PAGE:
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Dear Mrs. DeVos,

First of all, I’d just like to clear the air by telling you I didn’t support the nomination or confirmation of you serving in this new and highly important role as Education Secretary for the United States of America. I’m just being honest.

But there is something I really want to tell you…I hope I’m wrong about you in this role.

I’m not one who likes to be wrong, but you see, we have the same passion. Clearly, you’re in education. So am I. Based upon your net worth, it’s hard for me to understand how you can empathize with public school teachers, students, administrators, and staff. It’s hard for me to fathom that you just may be in this for the right reasons. But you’re in education. So there’s something we can work with here.

I’m an educator, too. I worked in public education for seven years as a Special Education, Spanish, and Business teacher before I left a few years ago to focus on my doctoral degree (still in progress with my dissertation) in Special Education and help my husband during a mental health crisis. Recently, I was hired by a university and am beyond blessed and honored to be now preparing future educators to be strong advocates for the rights and learning of all students. I consider being an educator an honor and a privilege…something I take very seriously and believe God created me for. I’m a fighter because I have a passion for standing up for those who can’t easily stand up for themselves.

And I think we have that in common.

I’ve done my research and know that I can describe you using the same word my husband uses to describe me. “Firecracker.” You see, being a firecracker has always been both my greatest weakness and ultimate strength at the same time. I’ve had to learn to channel my passion into a solid foundation for achieving my ultimate goal – to be a strong and informed advocate for the rights of individuals with disabilities and all students in the public school systems. So I’m not going to lie, hearing that you did not know what IDEA (Individuals with Disabilities Education Act) is left me extremely concerned. IDEA is all students with disabilities have in public schools; it’s our lifeline. And it’s crucial that you know this federal law up and down, left and right, backward and forward. I’m begging you, and so are our students. Please inform yourself on all matters of public education.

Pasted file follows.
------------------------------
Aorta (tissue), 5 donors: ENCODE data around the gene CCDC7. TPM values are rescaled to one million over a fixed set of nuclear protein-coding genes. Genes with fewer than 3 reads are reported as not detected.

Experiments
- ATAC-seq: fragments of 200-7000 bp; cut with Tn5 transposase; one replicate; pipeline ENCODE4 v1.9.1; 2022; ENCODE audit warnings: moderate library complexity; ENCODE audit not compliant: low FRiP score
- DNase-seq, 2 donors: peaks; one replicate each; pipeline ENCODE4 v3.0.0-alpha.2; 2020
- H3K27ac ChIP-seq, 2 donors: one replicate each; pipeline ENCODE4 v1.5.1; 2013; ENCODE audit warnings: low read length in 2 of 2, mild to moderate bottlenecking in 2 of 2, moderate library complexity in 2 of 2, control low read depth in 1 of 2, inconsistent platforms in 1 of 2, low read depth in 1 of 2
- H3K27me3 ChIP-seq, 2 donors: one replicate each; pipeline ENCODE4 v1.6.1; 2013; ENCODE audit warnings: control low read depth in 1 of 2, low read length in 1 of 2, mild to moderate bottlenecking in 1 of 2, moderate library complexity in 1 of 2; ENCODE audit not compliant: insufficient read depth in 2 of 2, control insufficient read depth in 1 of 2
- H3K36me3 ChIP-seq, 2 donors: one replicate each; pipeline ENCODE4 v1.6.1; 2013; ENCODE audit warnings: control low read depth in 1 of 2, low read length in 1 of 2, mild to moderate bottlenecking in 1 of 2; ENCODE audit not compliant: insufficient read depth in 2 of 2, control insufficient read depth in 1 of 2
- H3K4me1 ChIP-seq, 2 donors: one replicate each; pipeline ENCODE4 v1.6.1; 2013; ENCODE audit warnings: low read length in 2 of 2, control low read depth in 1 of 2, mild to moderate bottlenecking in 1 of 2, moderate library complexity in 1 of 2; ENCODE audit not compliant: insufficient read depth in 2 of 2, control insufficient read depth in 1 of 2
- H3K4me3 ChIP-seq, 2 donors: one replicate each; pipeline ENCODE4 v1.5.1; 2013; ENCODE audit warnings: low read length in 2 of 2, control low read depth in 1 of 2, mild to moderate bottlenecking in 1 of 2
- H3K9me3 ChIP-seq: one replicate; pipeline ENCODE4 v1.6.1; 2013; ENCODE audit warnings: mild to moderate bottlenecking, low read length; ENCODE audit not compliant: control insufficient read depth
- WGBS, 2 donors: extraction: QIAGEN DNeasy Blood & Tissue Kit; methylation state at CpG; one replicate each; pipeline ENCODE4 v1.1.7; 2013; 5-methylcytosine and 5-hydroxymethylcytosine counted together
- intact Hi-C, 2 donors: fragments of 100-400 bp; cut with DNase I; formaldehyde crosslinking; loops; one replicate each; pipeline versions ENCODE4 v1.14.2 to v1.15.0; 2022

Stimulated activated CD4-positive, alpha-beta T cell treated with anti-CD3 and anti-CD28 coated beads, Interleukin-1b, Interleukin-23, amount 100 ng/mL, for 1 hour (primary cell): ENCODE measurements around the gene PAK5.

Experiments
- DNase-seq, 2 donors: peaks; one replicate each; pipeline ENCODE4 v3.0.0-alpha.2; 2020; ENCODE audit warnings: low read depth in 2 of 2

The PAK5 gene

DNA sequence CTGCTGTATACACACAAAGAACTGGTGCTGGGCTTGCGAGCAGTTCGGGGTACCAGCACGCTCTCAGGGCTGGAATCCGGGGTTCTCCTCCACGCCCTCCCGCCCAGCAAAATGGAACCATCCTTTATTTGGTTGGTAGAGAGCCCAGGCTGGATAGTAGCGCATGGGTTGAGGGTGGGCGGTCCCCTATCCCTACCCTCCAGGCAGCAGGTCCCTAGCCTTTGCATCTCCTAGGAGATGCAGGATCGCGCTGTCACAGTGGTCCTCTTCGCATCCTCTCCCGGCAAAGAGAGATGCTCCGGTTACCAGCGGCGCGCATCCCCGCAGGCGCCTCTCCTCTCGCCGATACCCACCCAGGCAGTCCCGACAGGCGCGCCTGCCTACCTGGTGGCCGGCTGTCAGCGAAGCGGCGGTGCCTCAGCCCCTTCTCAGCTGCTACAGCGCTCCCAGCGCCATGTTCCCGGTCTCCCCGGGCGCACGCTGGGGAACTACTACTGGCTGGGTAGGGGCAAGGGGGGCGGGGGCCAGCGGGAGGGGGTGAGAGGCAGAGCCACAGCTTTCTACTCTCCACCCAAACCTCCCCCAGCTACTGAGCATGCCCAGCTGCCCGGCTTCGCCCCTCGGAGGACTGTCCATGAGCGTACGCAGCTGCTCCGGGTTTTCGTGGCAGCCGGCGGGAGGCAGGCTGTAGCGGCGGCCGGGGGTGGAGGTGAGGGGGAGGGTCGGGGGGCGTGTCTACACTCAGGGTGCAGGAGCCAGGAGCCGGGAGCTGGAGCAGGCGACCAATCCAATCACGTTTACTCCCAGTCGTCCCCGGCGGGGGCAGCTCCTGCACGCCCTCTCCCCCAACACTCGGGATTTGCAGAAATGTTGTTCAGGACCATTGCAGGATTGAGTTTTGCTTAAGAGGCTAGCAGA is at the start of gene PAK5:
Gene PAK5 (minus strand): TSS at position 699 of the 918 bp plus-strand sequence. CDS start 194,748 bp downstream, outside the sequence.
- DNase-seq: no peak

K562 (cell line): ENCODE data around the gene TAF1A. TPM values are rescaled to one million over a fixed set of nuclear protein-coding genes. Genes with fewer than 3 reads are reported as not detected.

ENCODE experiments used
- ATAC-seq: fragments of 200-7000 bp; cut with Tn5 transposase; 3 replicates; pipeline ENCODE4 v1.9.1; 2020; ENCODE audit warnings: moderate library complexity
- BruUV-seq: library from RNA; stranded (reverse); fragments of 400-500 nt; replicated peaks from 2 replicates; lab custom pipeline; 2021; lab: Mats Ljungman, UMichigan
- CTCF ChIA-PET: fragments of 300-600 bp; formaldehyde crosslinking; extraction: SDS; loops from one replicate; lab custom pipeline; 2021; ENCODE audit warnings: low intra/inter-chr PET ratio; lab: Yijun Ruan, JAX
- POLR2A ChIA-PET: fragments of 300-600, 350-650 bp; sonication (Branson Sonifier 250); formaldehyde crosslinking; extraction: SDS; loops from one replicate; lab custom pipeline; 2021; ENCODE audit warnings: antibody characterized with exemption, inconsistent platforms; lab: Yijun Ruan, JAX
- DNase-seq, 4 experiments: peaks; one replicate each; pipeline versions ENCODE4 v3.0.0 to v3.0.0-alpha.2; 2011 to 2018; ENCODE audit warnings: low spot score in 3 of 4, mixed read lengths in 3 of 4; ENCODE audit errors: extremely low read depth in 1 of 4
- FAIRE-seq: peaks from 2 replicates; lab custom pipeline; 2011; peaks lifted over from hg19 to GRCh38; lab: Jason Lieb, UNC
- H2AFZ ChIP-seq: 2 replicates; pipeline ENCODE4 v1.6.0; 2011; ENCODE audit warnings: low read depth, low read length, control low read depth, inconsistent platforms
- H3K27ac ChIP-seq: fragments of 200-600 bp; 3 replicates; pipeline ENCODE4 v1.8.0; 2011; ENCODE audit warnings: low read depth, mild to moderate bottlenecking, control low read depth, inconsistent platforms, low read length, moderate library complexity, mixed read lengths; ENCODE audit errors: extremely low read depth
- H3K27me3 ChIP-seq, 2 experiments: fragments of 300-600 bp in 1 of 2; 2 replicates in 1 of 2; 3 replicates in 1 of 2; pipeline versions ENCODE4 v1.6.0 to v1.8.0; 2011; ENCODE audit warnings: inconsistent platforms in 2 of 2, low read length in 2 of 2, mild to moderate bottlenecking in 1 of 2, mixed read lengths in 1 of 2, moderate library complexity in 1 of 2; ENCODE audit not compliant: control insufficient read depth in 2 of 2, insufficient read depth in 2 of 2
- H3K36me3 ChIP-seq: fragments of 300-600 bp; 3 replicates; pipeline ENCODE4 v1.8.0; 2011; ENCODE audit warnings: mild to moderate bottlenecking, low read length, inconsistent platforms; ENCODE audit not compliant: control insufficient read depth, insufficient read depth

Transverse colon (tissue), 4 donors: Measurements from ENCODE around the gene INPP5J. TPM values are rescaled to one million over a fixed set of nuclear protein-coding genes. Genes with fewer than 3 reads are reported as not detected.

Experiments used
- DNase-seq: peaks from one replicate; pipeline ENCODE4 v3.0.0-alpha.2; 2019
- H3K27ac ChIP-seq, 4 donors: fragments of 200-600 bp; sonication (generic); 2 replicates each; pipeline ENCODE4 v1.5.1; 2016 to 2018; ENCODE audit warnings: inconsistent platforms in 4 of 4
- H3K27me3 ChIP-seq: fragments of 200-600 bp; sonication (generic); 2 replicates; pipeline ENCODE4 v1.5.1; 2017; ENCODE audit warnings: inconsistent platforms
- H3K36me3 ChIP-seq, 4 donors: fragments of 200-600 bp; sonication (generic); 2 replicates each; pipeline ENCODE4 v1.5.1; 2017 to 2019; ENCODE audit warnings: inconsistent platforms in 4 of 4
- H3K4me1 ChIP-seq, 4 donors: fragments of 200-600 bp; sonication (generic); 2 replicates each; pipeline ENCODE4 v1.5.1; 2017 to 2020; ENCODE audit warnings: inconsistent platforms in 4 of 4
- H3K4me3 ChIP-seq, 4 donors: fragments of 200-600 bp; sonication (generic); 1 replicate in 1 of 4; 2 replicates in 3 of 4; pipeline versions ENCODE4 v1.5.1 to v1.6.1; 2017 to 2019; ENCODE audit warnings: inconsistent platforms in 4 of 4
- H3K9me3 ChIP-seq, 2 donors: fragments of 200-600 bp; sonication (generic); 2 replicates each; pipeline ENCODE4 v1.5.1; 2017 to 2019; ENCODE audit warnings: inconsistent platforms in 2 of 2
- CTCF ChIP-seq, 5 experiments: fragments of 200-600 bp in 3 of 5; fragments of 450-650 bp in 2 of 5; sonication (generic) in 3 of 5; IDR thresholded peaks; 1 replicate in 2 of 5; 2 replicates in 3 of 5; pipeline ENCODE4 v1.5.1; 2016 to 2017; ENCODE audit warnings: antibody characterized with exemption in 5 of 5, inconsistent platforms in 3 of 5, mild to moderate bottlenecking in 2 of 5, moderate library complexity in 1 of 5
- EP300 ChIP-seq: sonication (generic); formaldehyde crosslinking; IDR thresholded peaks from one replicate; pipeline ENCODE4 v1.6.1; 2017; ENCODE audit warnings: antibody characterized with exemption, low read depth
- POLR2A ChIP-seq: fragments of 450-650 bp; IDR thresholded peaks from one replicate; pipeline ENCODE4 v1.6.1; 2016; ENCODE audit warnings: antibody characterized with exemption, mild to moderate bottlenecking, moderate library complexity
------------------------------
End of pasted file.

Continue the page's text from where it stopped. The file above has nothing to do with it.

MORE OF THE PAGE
I am not in disagreement with you on the importance of private schools, but there is a place for both public and private schools in the United States. Frankly, both systems are broken in different ways and are in need of mending. So please know that I want to be wrong about you. I want you to succeed. I want you to figure out a way to help, not harm, both private and public school systems. Do not take funds from one to give to another;  in doing so, you create more problems that are not currently on the radar.

I believe you are a firecracker, so I am begging you – please be in this for the right reasons. Please fight for all our students and put political agendas aside. I don’t know your motivation, but I do know mine. I know I am in education for the right reasons – to advocate for the learning of all students.

That’s why I want to be wrong about you. I want you to succeed in this role and do good for all our students in the United States of America.

I challenge you to research, grow, and learn about public education in all its glory – good and bad. Our students deserve the world – whether they can afford or access private education or not. You are now in a great position to advocate for the learning of ALL students, and I pray you will do just that.

Respectfully,

Mrs. Bailey Koch, M.A.Ed. – Special Education
Fourth-Year Doctoral Candidate – Special Education Ed.D.

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Bailey Koch

Bailey Koch is an advocate for those who can't easily advocate for themselves in every way. Married to her hottie hubby, whom has survived 5+ suicide attempts, and mom to two teenage boys, the oldest with High Functioning Autism and youngest with Epilepsy, Bailey is passionate about mental health and parenting through the messy realities. Additionally, Bailey is a Doctor of Special Education and works as an instructor at the University of Nebraska at Kearney preparing future special educators to be advocates for the learning of all. Bailey and her husband, Jeremy, have written and published two books. "Never Alone: A Husband and Wife's Journey with Depression and Faith" details their struggles with severe depression and the journey toward understanding their purpose, accepting help, and finding faith. "When the House Feels Sad: Helping You Understand Depression" is written for families, at a child's level, to open up a conversation about the reality of Depression. Follow their journey, the triumphs and the challenges, on Facebook at https://www.facebook.com/anchoringhopeformentalhealth and Instagram at @anchoringhopeformentalhealth.

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